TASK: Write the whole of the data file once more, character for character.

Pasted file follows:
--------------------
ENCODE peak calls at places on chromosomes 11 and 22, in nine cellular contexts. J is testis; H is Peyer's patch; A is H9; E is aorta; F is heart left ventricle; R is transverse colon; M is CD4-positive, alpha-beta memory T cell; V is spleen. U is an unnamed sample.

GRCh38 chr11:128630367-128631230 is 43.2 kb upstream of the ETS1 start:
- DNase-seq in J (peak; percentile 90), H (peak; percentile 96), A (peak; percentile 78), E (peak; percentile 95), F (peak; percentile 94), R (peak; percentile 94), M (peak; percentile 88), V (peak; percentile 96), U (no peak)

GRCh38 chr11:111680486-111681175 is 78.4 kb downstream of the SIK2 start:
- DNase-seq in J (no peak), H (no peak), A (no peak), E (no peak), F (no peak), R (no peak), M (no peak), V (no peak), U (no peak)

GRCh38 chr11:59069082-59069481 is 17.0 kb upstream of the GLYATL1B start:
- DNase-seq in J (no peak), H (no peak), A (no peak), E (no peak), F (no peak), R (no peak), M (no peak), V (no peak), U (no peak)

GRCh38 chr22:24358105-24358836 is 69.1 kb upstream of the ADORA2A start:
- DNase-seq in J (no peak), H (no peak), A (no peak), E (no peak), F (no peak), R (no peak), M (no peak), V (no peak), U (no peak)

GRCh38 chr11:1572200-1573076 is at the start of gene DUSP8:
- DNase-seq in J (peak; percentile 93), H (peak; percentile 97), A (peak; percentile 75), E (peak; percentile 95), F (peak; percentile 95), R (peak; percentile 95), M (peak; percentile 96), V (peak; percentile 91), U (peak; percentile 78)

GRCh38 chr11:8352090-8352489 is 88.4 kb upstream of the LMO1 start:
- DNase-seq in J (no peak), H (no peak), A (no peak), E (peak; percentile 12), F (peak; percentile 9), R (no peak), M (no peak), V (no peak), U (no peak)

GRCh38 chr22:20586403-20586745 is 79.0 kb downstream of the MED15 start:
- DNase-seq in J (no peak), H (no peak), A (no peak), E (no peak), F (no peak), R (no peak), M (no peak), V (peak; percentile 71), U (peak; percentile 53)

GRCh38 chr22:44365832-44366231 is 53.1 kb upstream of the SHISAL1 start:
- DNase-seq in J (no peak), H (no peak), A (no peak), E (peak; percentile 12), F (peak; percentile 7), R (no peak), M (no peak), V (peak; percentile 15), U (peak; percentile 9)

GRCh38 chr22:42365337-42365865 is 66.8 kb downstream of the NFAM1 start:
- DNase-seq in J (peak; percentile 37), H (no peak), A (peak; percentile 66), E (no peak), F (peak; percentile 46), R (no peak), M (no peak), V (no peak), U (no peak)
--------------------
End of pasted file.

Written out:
ENCODE peak calls at places on chromosomes 11 and 22, in nine cellular contexts. J is testis; H is Peyer's patch; A is H9; E is aorta; F is heart left ventricle; R is transverse colon; M is CD4-positive, alpha-beta memory T cell; V is spleen. U is an unnamed sample.

GRCh38 chr11:128630367-128631230 is 43.2 kb upstream of the ETS1 start:
- DNase-seq in J (peak; percentile 90), H (peak; percentile 96), A (peak; percentile 78), E (peak; percentile 95), F (peak; percentile 94), R (peak; percentile 94), M (peak; percentile 88), V (peak; percentile 96), U (no peak)

GRCh38 chr11:111680486-111681175 is 78.4 kb downstream of the SIK2 start:
- DNase-seq in J (no peak), H (no peak), A (no peak), E (no peak), F (no peak), R (no peak), M (no peak), V (no peak), U (no peak)

GRCh38 chr11:59069082-59069481 is 17.0 kb upstream of the GLYATL1B start:
- DNase-seq in J (no peak), H (no peak), A (no peak), E (no peak), F (no peak), R (no peak), M (no peak), V (no peak), U (no peak)

GRCh38 chr22:24358105-24358836 is 69.1 kb upstream of the ADORA2A start:
- DNase-seq in J (no peak), H (no peak), A (no peak), E (no peak), F (no peak), R (no peak), M (no peak), V (no peak), U (no peak)

GRCh38 chr11:1572200-1573076 is at the start of gene DUSP8:
- DNase-seq in J (peak; percentile 93), H (peak; percentile 97), A (peak; percentile 75), E (peak; percentile 95), F (peak; percentile 95), R (peak; percentile 95), M (peak; percentile 96), V (peak; percentile 91), U (peak; percentile 78)

GRCh38 chr11:8352090-8352489 is 88.4 kb upstream of the LMO1 start:
- DNase-seq in J (no peak), H (no peak), A (no peak), E (peak; percentile 12), F (peak; percentile 9), R (no peak), M (no peak), V (no peak), U (no peak)

GRCh38 chr22:20586403-20586745 is 79.0 kb downstream of the MED15 start:
- DNase-seq in J (no peak), H (no peak), A (no peak), E (no peak), F (no peak), R (no peak), M (no peak), V (peak; percentile 71), U (peak; percentile 53)

GRCh38 chr22:44365832-44366231 is 53.1 kb upstream of the SHISAL1 start:
- DNase-seq in J (no peak), H (no peak), A (no peak), E (peak; percentile 12), F (peak; percentile 7), R (no peak), M (no peak), V (peak; percentile 15), U (peak; percentile 9)

GRCh38 chr22:42365337-42365865 is 66.8 kb downstream of the NFAM1 start:
- DNase-seq in J (peak; percentile 37), H (no peak), A (peak; percentile 66), E (no peak), F (peak; percentile 46), R (no peak), M (no peak), V (no peak), U (no peak)